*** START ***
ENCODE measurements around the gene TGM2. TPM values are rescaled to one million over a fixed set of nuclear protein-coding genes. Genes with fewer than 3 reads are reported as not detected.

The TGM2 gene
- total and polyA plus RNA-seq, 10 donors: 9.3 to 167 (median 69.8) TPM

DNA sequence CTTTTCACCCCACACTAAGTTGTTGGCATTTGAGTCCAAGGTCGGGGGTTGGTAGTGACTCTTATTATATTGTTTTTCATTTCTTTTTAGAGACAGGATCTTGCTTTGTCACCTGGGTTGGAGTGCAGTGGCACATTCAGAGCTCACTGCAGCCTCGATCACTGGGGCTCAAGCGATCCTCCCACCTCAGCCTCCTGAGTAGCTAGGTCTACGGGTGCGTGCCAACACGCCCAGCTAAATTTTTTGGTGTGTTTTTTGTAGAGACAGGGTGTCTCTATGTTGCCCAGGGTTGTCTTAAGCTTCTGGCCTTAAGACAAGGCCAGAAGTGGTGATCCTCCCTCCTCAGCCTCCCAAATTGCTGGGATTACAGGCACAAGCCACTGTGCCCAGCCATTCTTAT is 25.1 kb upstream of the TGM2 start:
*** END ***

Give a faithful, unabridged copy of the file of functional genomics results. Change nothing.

ENCODE measurements around the gene TGM2. TPM values are rescaled to one million over a fixed set of nuclear protein-coding genes. Genes with fewer than 3 reads are reported as not detected.

The TGM2 gene
- total and polyA plus RNA-seq, 10 donors: 9.3 to 167 (median 69.8) TPM

DNA sequence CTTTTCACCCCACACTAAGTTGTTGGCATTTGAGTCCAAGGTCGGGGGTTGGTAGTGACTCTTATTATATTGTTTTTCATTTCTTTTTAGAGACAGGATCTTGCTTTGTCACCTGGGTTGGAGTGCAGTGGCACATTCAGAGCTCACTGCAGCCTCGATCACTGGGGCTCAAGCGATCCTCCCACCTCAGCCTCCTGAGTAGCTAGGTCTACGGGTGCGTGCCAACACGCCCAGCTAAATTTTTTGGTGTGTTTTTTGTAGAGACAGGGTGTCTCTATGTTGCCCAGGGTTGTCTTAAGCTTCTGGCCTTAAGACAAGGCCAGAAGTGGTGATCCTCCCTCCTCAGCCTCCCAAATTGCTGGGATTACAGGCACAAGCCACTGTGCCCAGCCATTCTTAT is 25.1 kb upstream of the TGM2 start: